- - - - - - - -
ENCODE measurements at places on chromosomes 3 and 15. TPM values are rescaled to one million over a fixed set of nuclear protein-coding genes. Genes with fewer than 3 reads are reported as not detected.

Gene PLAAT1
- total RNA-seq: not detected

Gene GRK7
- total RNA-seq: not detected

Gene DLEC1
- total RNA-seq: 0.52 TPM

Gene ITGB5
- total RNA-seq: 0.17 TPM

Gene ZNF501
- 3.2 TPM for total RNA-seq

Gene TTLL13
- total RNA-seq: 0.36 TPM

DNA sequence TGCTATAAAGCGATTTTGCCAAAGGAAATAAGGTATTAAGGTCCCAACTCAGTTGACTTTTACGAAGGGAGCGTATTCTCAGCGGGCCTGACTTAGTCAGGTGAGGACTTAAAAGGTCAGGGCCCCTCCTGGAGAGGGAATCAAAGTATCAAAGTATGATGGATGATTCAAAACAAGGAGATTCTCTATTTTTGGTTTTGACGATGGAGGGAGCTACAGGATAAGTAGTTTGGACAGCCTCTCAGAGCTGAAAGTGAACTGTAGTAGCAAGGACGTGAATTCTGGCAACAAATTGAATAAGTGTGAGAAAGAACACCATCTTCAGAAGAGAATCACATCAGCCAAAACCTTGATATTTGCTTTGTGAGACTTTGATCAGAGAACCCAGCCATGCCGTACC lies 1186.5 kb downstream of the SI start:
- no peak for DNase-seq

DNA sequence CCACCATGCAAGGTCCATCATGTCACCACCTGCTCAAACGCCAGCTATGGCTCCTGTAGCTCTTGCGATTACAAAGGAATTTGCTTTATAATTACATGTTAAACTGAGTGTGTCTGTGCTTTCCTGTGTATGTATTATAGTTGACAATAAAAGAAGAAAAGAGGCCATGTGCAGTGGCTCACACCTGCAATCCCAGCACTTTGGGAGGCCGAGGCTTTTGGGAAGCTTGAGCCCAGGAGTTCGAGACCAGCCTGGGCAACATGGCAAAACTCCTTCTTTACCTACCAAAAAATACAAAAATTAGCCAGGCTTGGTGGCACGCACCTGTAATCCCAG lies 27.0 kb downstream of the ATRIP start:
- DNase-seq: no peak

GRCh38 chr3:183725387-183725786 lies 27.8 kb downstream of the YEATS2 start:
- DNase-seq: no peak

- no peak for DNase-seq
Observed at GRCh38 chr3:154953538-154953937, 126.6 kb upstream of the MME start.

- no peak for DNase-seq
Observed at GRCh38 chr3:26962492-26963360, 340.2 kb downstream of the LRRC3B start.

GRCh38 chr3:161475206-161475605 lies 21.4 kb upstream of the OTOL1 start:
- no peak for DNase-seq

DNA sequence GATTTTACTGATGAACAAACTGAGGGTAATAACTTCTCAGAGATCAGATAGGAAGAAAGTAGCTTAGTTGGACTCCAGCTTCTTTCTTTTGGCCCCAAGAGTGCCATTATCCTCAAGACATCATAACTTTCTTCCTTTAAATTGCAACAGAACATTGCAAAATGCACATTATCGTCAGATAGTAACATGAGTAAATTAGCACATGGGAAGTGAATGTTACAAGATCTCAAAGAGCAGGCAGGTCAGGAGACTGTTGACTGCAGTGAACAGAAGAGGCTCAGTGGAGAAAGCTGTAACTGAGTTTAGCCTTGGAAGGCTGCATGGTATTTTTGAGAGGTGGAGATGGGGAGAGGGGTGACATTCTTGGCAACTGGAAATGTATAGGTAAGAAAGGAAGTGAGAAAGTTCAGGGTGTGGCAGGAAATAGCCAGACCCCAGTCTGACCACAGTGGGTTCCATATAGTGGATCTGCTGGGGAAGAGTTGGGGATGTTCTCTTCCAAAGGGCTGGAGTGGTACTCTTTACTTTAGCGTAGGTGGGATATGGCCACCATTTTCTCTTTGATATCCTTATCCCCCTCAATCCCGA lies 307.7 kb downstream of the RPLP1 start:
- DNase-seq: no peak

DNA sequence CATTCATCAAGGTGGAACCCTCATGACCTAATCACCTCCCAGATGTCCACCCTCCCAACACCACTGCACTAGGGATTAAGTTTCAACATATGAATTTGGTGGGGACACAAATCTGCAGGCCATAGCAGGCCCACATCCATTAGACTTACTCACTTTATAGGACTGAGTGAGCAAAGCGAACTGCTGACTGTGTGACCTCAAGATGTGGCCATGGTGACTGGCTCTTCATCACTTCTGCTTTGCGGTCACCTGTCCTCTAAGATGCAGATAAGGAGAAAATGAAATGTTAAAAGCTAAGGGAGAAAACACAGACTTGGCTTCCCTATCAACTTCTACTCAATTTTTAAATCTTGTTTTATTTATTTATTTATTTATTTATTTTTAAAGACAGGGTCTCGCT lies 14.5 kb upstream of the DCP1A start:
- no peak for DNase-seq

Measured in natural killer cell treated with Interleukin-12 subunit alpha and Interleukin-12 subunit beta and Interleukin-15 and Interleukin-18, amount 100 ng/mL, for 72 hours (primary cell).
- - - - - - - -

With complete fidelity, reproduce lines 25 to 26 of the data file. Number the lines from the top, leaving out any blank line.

- no peak for DNase-seq

DNA sequence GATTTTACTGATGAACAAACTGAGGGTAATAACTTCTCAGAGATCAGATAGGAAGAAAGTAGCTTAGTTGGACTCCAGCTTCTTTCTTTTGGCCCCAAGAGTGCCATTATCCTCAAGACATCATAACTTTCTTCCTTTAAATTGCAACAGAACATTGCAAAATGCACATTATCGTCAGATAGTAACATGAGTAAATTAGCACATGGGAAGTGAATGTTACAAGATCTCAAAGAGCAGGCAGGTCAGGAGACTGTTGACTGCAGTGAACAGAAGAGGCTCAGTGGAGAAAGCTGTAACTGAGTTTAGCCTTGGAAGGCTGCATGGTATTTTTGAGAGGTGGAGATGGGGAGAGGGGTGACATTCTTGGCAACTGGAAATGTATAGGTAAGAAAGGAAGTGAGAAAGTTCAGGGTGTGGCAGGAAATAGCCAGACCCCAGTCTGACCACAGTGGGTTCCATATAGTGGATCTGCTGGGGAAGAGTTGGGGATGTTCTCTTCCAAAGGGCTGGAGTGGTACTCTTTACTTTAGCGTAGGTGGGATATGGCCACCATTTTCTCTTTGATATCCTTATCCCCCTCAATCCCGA lies 307.7 kb downstream of the RPLP1 start: